UTSA faculty member’s work recognized by the U.S. Presidential Lifetime Achievement Award


Gauri Raje, News Editor

Brenya Twumasi, a faculty member at UTSA’s College of Health, Community, and Policy in the Department of Psychology, received the U.S. Presidential Lifetime Achievement Award this year. It is awarded to individuals who have contributed more than 4,000 hours of service in their lifetime.

Twumasi explained that she was shocked to learn she was a recipient of the award this year. 

I was stunned. I was flabbergasted. I had no clue. When I was told that week, I had to meditate, [because] I was in shock,” Twumasi said. “I received [the] support of my area chair and dean right away, because right away I informed them that [I had] received this because of course, given my background in law, psychology and criminal justice, I’m very ethical and professional. So, right away I told them so that we could do due diligence.”

According to Twumasi, her work over the decades can be divided into three distinct, non-overlapping categories — law, psychology and criminal justice — and Twumasi is often invited to speak about her specializations on an international level. She also owns multiple corporations, having founded her first at the age of 11. 

“I’d be listening to my elders because they had incredible roles and positions — national and international,” Twumasi said. “So I’d be listening to them and unbeknownst to me, I absorbed everything they were saying as I served them soft drinks or water on a silver tray. I absorbed it all and so I just copied them, because that was the thing to do … so I thought, the way it operates — if you create a corporation, you have a brand, you have laws that go along with it — at age 11.” 

Twumasi further credits her family and upbringing for her perspective of the world.

“I was born into an awesome family. My family foundation was just absolutely fantastic, and I didn’t know it then — I thought everybody had the same [family foundation]. But my parents were already international before I was born. And my parents were just wonderful parents who taught us siblings, us children how to have a certain perspective of the globe and of human beings and they were fantastic at it,” Twumasi said.

In the field of law, Twumasi has worked in the attorney general’s office in Maryland. She was appointed by the governor as a child abuse neglect specialist for the state of Maryland. She also worked to train social workers in the jurisdictions of Maryland on “how to know what the policies and laws are,” which included citizen review boards. She also specializes in the law of the seas and has been vocal about the situation in Ukraine for decades.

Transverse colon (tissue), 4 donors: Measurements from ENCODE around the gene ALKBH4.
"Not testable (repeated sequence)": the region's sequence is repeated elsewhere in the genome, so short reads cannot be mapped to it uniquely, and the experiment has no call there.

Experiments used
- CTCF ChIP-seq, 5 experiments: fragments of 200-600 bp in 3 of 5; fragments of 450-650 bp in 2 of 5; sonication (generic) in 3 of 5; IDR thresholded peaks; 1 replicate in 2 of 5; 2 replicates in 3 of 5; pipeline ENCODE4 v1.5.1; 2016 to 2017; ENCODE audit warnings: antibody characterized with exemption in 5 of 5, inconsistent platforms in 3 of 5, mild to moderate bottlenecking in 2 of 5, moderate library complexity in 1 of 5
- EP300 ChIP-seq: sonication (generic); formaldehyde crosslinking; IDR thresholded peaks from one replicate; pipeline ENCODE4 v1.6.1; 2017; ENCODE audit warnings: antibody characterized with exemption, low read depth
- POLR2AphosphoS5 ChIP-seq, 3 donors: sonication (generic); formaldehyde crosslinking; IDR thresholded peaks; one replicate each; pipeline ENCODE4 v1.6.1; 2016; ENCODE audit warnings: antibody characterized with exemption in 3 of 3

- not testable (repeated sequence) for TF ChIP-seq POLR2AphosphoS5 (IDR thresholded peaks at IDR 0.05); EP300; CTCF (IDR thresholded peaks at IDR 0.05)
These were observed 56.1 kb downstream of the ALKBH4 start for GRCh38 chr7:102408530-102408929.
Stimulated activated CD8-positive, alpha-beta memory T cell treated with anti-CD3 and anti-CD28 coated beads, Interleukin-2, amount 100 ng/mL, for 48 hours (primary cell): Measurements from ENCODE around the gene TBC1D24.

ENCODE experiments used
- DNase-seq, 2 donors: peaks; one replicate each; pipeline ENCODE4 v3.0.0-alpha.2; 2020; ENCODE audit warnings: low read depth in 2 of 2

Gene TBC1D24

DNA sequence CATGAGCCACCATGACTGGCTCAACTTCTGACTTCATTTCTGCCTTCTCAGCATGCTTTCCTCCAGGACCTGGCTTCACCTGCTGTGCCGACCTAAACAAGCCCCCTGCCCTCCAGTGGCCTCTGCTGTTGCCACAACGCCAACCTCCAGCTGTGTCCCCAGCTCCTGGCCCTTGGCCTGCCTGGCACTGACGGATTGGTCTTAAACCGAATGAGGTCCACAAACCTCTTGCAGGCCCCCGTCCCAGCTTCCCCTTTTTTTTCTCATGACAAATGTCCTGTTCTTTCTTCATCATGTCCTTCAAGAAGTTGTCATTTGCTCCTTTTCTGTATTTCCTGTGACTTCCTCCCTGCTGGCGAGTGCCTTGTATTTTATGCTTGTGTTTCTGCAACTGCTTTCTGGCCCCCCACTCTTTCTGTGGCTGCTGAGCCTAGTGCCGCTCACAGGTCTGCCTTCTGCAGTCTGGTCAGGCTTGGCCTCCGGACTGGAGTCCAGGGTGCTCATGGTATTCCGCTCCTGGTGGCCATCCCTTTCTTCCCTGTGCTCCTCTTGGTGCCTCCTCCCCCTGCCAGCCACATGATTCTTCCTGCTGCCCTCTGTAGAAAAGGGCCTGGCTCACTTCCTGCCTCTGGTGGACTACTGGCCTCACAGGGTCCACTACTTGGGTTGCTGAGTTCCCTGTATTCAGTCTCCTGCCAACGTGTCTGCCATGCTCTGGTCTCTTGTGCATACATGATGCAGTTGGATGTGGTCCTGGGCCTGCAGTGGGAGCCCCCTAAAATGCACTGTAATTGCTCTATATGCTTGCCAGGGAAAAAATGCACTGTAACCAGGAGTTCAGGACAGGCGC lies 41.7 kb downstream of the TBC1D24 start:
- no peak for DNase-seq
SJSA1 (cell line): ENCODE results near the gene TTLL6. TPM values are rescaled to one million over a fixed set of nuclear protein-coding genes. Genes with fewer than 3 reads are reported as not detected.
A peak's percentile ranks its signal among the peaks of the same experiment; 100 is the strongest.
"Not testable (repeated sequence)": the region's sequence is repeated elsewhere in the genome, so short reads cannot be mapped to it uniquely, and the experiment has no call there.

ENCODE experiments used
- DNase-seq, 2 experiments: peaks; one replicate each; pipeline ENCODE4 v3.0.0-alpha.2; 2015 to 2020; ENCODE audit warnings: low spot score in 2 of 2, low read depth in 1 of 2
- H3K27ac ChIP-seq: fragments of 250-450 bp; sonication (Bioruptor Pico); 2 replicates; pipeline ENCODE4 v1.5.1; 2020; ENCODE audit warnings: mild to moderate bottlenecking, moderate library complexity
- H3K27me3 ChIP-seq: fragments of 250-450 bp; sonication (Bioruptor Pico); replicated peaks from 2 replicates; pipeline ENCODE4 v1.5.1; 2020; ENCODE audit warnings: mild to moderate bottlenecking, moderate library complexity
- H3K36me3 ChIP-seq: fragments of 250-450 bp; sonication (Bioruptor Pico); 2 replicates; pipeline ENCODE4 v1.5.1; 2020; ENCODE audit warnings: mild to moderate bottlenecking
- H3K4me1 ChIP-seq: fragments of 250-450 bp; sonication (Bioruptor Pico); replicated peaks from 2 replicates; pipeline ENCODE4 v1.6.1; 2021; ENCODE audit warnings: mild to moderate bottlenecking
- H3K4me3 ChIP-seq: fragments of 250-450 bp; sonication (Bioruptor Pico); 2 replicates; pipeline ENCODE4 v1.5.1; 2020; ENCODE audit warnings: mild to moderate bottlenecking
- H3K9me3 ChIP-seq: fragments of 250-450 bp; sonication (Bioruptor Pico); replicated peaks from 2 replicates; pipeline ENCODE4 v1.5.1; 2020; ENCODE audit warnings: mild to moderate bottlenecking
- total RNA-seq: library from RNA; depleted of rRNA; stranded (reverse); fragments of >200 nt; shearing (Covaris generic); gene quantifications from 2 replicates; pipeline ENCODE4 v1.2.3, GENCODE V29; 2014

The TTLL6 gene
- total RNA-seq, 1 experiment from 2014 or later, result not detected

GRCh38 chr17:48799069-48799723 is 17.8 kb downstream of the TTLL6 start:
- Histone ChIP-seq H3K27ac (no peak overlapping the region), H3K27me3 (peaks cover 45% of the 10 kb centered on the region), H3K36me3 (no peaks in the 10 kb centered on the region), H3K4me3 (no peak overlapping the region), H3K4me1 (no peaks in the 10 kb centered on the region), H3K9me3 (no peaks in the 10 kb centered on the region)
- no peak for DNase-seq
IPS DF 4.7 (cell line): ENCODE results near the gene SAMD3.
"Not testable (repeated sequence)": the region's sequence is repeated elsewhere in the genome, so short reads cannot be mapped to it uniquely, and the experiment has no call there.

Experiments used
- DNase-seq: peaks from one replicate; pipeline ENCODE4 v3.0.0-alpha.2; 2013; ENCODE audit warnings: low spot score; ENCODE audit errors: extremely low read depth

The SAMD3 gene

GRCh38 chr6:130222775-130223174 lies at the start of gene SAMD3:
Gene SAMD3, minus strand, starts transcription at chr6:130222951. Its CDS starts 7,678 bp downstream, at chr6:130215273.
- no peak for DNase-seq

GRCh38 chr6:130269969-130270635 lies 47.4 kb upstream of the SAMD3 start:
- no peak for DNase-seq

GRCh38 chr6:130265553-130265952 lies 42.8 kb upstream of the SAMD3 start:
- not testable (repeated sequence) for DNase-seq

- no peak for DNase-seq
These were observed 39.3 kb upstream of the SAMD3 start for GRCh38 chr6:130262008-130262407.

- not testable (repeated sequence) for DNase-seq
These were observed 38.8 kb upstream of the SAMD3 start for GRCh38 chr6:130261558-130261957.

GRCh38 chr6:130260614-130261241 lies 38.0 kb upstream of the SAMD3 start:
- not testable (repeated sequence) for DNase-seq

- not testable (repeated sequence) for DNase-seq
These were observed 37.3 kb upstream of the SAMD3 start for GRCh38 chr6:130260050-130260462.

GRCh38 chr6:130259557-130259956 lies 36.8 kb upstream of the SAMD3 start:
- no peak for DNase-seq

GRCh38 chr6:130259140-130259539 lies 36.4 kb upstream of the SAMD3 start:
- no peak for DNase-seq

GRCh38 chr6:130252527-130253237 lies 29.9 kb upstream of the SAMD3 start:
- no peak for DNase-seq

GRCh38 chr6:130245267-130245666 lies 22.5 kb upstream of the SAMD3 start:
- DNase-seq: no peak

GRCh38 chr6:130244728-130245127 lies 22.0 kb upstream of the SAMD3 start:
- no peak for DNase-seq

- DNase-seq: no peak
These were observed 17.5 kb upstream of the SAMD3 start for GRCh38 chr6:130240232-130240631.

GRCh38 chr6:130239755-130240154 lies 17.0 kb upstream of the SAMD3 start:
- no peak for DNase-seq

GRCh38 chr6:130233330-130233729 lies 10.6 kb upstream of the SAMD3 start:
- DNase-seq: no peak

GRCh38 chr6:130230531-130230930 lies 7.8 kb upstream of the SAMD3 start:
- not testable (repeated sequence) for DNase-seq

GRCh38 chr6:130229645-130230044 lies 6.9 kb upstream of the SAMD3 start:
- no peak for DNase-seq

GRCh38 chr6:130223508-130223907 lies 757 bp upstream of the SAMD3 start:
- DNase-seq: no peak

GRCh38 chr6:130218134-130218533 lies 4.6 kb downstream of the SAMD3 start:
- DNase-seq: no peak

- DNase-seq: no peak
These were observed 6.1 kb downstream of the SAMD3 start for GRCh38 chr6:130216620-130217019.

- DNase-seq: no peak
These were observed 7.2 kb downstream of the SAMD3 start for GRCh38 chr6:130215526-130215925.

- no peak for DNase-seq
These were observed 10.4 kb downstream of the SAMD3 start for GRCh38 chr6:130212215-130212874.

With respect to mental health, Twumasi is also a psychotherapist for both adults and children, and did clinical work in Maryland before moving to Texas, where she shifted her focus to teaching, covering issues like human trafficking, as well as focusing on her own agencies.

Finally, in the field of criminal justice, she has worked “with street gangs and gang investigation.” She has also worked “reluctantly … on both sides within correctional facilities,” which included working under criminal law as well as working to check on the mental health of inmates.

Along with her work in these respective fields, Twumasi further explained that she loves working with students and being in the classroom. According to Twumasi, irrespective of age group, her empathy, compassion and transparency are qualities most appreciated by her students.

“The most important thing for [a] human being to learn is that they know that the person teaching them has empathy and compassion, because, particularly in this day and age, the information that you guys have is vast … but if you have a teacher who’s guiding you and facilitating the learning for you … if they have compassion and empathy for you, you learn easier because you enjoy it more,” Twumasi said. 

Based on the subject matter and atmosphere of her classes, Twumasi also teaches her students what she refers to as the tools of the trenches. According to Twumasi, these tools can be summarized using four philosophies — “Be humble; we’re not born humble … two is active listening … three — keep it simple … and the last one [is] — do not assume.” 

Twumasi further explained that everything she has done and continues to do is intentional and always something she loves doing.

“So what I do is, I know what I like, I know what I love. I love my children — so I use that as a platform. And then I know that on Earth we have so many resources. So, what … am I able to navigate that I like and that I love … and if I don’t like and I don’t love it, then how do I navigate away from that,” Twumasi said. “So, everything I’ve done I totally and utterly only love. I don’t do things I don’t like and I don’t do things I don’t love.”

The award recognizes the work Twumasi has done and continues to do, and she will be traveling to Washington D.C. to receive it in late September.